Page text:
Whether you’re new to investing or you’ve been investing for years, chances are you are you’ve heard of bonds, but you may not know exactly what they are. While they’re generally considered a stable investment and an important part of a diversified portfolio, it’s important to understand how bonds work before investing your hard-earned money in them. Planning Made Simple not only helps to answer the common question of what bonds are but explores some of the important facts to consider.
How Do Bonds Work?
When you invest in a bond, you’re loaning money to the bond issuer for a set time – usually several years – at an agreed-upon interest rate. At the end of that period, also called the maturity date, your principal (the amount you loaned) will be repaid to you in full (unless it was called early). Until then, bonds pay periodic interest payments on your investment at predetermined intervals. Typically this is twice a year for corporate bonds until maturity, and payment continues until your principal is repaid with any remaining interest due upon maturity.
Types of Bonds
Bonds come in all shapes and sizes, with different terms and maturities. The most basic type of bond is a government bond – also known as treasury security – issued by the federal government or its agencies. These offer some of the lowest risk investments available since the full faith and credit of the U.S. government backs them. Companies issue corporate bonds; state or local governments issue municipal bonds; and quasi-governmental organizations like Fannie Mae or Freddie Mac issue agency bonds. Bond rating agencies will classify bonds or treasury notes that are issued by entities that have a top credit rating and a strong history of reliability as investment-grade bonds.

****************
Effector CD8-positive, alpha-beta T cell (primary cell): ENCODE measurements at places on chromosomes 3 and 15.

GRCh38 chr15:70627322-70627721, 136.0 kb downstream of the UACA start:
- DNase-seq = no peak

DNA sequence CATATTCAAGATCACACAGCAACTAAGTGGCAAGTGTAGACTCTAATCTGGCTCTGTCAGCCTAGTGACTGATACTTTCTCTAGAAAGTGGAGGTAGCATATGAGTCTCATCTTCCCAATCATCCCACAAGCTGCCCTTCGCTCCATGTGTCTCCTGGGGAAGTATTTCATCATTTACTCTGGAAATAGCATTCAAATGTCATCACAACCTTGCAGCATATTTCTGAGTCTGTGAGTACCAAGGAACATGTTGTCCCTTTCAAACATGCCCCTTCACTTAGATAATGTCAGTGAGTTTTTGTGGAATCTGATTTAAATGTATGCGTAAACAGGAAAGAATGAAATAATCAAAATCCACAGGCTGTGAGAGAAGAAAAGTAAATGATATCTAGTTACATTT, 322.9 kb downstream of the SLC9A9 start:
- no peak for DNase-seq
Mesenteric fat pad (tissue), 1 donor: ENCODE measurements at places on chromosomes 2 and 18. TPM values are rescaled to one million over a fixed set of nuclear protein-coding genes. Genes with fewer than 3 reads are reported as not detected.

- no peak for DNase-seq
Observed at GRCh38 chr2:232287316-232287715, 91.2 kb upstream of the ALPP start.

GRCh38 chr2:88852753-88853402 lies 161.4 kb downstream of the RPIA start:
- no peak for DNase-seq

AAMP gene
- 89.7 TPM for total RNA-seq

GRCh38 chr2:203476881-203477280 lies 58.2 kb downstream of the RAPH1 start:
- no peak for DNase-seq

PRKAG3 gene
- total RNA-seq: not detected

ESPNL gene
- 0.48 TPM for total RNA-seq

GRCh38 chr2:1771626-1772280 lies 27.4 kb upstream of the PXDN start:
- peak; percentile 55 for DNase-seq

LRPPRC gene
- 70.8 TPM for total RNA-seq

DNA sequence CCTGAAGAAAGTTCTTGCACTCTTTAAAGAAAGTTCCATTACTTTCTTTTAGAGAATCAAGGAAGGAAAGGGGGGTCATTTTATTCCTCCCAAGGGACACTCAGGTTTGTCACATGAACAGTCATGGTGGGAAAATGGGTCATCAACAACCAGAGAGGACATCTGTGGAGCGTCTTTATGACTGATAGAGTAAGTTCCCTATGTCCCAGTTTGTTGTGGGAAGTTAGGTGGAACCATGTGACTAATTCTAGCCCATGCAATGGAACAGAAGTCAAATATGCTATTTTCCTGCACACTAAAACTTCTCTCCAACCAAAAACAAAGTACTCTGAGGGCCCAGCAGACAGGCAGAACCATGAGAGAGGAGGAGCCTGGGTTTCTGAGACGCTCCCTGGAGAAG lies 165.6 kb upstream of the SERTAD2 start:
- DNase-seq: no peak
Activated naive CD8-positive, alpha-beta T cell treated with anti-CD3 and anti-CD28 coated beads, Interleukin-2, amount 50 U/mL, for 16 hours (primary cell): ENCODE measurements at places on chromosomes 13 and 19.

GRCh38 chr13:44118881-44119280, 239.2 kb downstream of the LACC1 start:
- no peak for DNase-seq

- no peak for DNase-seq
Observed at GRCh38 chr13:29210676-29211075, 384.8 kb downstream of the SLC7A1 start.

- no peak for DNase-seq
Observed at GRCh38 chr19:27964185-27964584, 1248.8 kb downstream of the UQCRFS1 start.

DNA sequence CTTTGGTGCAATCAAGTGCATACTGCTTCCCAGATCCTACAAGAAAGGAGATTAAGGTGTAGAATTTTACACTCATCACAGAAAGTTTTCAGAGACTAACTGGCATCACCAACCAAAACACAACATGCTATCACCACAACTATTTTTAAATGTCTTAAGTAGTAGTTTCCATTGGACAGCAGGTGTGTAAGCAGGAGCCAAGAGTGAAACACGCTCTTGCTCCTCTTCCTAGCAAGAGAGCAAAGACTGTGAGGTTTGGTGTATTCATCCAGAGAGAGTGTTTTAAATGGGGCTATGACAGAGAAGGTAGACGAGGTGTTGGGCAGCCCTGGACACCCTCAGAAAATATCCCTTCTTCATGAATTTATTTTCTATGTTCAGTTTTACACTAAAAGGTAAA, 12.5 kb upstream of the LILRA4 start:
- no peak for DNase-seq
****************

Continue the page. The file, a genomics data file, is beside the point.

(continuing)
A government bond is a debt obligation governments issue to finance operations and pay off existing debt. They generally come in two forms: nominal bonds (sometimes referred to as treasury bonds) and indexed bonds. Nominal bonds offer investors a fixed interest rate over the duration of the bond, while indexed bonds are tied to inflation or other economic indicators. The bond terms depend on the country it was issued, but most have maturities ranging from one year to 30 years.
When you purchase this type of bond, you are essentially lending money to the bond issuer in exchange for a promise of repayment with interest at some point in the future. It is important to note there is no secondary market for government bonds; once you buy one, you must hold it until maturity unless you can find someone willing to buy it from you directly at its current market price (which may be higher or lower than what you paid).
Municipal bonds come in two main varieties: general obligation (GO) bonds and revenue bonds. GO bonds are backed by the full faith and credit of the issuer—usually a state or local government—and are generally considered safe investments because they have guaranteed repayment. Revenue bonds, on the other hand, are secured by the revenue generated from a specific project funded with bond proceeds—for example, toll roads or airports. Revenue bonds are riskier than GO bonds but may offer higher yields.
The primary benefit of investing in these types of bonds is most state and local governments do not pay federal income tax on the interest earned from these investments. This means investors can earn tax-free interest income if they purchase them within their state. Furthermore, many states exempt muni bond interest from state and local taxes as well—this is known as double tax exemption. For this reason, many investors choose to incorporate a municipal bond to diversify their portfolios while receiving attractive tax benefits.